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Are of imagination all compact*:
Enter Lysander, Demetrius, Hermia, and Helena.
The. Here come the lovers, full of joy and mirth.-Joy, gentle friends! joy, and fresh days of love, Accompany your hearts ! Lys.
More than to us
* Are made of mere imagination.
Here, mighty Theseus.
ripe; Make choice of which your highness will see first.
(Giving a paper. The. reads.] The battle with the Centaurs, to
The riot of the tipsy Bacchanals,
Tearing the Thracian singer in their rage.
The thrice three Muses mourning for the death
A tedious brief scene of young Pyramus,
And his love Thisbe; very tragical mirth.
• Pastime. VOL. II.
The. What are they, that do play it?
The. And we will hear it.
No, my noble lord,
I will hear that play; For never any thing can be amiss, When simpleness and duty tender it. Go, bring them in;--and take your places, ladies.
[Exit Philostrate. Hip. I love not to see wretchedness o'ercharg'd, And duty in his service perishing. The. Why, gentle sweet, you shall see no such
thing. . Hip. He says, they can do nothing in this kind. The. The kinder we, to give them thanks for no.
Of sawcy and audacious eloquence.
That you should think, we come not to offend, But with good-will. To show our simple skill,
That is the true beginning of our end. Consider then, we come but in despite.
We do not come as minding to content you, Our true intent is. All for your delight, We are not here. That you should here repent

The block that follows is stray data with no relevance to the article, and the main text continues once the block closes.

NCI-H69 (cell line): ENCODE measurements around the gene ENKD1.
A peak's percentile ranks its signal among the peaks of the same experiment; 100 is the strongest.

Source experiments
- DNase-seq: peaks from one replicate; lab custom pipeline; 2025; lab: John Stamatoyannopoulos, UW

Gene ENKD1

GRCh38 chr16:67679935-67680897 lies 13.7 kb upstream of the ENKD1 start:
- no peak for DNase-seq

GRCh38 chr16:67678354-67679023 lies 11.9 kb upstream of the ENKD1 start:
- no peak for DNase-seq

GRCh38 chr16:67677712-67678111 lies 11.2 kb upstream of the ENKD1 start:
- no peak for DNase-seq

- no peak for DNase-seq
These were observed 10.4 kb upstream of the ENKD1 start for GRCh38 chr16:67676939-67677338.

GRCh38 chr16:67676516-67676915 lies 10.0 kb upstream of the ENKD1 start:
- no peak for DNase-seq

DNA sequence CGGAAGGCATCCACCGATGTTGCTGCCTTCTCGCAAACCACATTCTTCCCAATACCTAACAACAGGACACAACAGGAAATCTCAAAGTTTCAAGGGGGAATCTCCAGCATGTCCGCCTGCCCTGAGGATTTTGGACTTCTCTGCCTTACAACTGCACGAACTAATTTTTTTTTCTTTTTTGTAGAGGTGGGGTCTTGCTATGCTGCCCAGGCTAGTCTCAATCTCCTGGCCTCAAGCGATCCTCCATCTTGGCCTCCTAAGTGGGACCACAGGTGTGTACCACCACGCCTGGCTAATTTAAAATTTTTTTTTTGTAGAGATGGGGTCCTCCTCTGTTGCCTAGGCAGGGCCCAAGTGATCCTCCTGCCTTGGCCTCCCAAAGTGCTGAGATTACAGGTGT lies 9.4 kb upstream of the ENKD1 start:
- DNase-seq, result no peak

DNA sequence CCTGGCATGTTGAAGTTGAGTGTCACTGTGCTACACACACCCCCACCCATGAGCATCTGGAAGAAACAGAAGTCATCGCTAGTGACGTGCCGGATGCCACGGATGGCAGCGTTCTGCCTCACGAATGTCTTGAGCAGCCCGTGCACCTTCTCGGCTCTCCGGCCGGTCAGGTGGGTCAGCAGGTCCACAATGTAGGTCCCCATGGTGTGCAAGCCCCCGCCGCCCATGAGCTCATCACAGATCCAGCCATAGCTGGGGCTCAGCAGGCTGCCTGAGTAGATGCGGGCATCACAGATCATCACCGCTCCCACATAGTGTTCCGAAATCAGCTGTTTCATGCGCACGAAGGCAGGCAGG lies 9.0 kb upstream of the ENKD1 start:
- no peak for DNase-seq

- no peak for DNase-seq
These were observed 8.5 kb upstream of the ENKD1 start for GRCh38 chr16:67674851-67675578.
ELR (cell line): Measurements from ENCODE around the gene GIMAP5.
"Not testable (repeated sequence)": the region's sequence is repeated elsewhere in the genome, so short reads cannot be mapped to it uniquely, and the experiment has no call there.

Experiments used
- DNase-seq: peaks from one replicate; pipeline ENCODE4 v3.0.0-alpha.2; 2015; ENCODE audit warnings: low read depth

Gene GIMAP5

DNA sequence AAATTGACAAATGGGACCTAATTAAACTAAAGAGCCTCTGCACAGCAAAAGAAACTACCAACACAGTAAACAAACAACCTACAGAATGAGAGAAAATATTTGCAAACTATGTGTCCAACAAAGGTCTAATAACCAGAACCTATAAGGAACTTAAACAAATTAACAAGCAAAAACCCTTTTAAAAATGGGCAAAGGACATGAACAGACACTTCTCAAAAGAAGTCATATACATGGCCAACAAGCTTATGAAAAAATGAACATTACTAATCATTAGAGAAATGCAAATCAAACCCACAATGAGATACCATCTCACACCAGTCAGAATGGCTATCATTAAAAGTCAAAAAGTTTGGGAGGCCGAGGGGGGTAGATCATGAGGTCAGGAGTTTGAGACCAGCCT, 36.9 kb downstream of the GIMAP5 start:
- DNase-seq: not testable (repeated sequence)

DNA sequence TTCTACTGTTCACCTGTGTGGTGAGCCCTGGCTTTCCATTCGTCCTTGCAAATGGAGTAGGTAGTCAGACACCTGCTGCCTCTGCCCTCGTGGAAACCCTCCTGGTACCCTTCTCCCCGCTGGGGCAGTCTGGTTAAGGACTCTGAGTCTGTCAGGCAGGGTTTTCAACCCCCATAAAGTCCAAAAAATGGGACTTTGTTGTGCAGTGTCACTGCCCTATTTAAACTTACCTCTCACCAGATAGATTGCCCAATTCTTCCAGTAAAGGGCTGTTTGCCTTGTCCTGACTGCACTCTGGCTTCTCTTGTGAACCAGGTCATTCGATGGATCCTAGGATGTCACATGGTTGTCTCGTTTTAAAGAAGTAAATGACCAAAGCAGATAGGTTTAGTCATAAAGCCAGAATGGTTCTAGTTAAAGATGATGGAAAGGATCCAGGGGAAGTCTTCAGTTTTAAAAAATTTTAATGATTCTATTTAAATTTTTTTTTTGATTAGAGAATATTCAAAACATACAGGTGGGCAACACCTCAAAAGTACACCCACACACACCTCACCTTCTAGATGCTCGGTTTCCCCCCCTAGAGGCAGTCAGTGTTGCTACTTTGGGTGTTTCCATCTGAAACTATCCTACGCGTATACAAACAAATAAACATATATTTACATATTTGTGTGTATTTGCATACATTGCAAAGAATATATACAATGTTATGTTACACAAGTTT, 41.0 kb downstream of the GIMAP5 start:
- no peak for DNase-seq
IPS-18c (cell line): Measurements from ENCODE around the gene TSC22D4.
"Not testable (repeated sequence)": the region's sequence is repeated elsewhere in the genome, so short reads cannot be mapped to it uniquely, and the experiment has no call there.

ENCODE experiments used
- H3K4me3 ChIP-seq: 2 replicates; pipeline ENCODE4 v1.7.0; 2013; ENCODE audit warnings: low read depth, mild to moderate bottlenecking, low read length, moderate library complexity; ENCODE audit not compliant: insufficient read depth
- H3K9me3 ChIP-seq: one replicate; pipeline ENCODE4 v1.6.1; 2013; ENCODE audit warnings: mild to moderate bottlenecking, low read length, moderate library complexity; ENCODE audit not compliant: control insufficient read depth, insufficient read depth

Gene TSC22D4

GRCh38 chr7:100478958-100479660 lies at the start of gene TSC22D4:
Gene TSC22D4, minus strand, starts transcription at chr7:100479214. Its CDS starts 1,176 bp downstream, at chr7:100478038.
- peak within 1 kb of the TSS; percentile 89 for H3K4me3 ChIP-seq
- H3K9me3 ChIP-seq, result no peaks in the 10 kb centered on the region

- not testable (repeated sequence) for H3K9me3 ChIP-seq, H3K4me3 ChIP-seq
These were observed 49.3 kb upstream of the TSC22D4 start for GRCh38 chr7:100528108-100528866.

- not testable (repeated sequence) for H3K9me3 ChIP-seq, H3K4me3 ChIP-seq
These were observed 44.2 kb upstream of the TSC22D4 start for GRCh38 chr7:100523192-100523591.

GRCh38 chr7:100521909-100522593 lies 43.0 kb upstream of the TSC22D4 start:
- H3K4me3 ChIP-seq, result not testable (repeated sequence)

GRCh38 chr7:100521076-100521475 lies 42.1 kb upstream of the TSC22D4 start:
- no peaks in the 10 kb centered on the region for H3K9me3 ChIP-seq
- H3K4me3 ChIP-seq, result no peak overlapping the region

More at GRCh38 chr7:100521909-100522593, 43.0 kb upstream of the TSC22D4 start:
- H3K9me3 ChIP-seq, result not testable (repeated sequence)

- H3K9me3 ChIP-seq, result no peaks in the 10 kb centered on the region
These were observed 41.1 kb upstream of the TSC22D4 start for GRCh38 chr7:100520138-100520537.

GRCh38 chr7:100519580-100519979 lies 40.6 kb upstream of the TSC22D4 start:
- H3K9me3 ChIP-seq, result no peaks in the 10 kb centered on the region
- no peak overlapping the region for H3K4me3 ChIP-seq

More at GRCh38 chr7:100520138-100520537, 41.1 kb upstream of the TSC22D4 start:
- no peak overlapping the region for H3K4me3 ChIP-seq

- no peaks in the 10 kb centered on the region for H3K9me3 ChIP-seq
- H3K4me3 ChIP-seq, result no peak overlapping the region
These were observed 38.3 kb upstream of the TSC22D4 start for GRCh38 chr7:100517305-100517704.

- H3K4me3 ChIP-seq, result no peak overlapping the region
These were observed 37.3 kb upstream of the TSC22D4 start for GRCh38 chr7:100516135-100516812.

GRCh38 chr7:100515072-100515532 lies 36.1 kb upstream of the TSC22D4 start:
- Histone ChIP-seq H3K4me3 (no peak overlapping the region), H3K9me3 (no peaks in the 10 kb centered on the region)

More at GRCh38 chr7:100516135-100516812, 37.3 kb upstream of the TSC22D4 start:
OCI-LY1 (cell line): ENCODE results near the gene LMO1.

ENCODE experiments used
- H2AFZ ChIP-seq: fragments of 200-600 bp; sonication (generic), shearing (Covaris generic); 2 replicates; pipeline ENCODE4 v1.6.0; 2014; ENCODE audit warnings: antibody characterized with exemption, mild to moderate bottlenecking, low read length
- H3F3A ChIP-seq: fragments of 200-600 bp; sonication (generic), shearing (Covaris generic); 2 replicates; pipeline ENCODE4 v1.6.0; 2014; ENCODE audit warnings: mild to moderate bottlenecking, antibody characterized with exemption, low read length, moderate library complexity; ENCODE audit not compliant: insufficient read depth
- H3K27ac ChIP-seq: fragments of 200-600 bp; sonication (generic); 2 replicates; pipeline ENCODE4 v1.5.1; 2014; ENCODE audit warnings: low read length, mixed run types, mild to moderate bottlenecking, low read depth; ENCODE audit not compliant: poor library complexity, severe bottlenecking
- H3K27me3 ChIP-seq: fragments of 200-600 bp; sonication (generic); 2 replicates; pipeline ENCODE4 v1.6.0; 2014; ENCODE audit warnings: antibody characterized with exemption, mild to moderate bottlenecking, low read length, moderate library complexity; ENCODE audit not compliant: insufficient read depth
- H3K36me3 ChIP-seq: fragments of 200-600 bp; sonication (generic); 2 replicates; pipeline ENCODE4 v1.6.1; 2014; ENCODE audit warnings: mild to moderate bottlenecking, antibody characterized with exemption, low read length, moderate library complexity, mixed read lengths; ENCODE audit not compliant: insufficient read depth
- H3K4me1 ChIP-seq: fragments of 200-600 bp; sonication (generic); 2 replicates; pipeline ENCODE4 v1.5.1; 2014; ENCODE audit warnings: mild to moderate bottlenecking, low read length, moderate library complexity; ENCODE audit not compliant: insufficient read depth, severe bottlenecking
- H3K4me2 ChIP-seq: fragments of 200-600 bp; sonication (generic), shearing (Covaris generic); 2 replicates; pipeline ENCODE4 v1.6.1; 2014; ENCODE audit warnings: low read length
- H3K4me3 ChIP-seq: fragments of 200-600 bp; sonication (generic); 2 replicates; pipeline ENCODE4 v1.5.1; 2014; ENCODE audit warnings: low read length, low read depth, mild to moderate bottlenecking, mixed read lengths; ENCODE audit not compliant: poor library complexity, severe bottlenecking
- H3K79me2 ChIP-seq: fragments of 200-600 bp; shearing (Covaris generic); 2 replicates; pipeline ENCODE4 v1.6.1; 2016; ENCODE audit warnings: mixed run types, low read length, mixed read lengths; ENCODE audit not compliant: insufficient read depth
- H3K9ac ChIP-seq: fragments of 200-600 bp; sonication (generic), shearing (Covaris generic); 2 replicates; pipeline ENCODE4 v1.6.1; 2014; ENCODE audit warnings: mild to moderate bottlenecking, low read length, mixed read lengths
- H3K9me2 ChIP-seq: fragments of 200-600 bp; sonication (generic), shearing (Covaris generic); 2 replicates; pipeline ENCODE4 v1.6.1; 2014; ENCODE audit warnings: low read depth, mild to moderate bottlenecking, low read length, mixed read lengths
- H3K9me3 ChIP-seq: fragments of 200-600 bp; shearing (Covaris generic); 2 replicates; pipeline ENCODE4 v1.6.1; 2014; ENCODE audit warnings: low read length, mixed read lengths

you, The actors are at hand; and, by their show, You shall know all, thut yo
The. This fellow doth not stand upon points.
Lys. He hath rid his prologue, like a rough colt, he knows not the stop. A good moral, my lord : It is not enough to speak, but to speak true.
Hip. Indeed he hath played on this prologue, like a child on a recordert; a sound, but not in government.
The. His speech was like a tangled chain; nothing impaired, but all disordered. Who is next?
The. Thisnow all, thut ind, by their sho
Enter Pyramus and Thisbe, Wall, Moonshine, and
* Lion, as in dumb show.
Prol. “Gentles, perchance, you wonder at this
it A musical instrument.
• But wonder on, till truth make all things plain. • This man is Pyramus, if you would know;
This beauteous lady Thisby is, certain. * This map, with lime and rough-cast, doth present • Wall, that vile wall which did these lovers
sunder: * And through wall's chink, poor souls, they are
content • To whisper; at the which let no man wonder. • This man, with lantern, dog, and bush of thorn,
• Presenteth moon-shine: for, if you will know, • By moon-shine did these lovers think no scorn
• To meet at Ninus' tomb, there, there to woo. • This grisly beast, which by name lion hight, • The trusty Thisby, coming first by night, • Did scare away, or rather did affright: * And, as she fled, her mantle she did fall;
Which lion vile with bloody mouth did stain: Anon comes Pyramus, sweet youth, and tall,
* Aud finds his trusty Thisby's mantle slain : • Whereat with blade, with bloody blameful blade,
He bravely broach'd his boiling bloody breast; • Aud, Thisby tarrying in mulberry shade, · His dagger drew, and died. For all the rest,
Let lion, moon-shine, wall, and lovers twain, • At large discourse, while here they do remain.'
(Exeunt Prol. Thisbe, Lion, and Moonshine, The. I wonder, if the lion be to speak. Dem. No wonder, my lord: one lion may, when many asses do.
Wall. In this same interlude, it doth befall, • That I, one Şnout by name, present a wall:
And such a wall, as I would have you think, • That had in it a cranny'd hole, or chink, • Through which the lovers, Pyramus and Thisby, • Did whisper often very secretly. * This loam, this rough-cast, and this stone, doth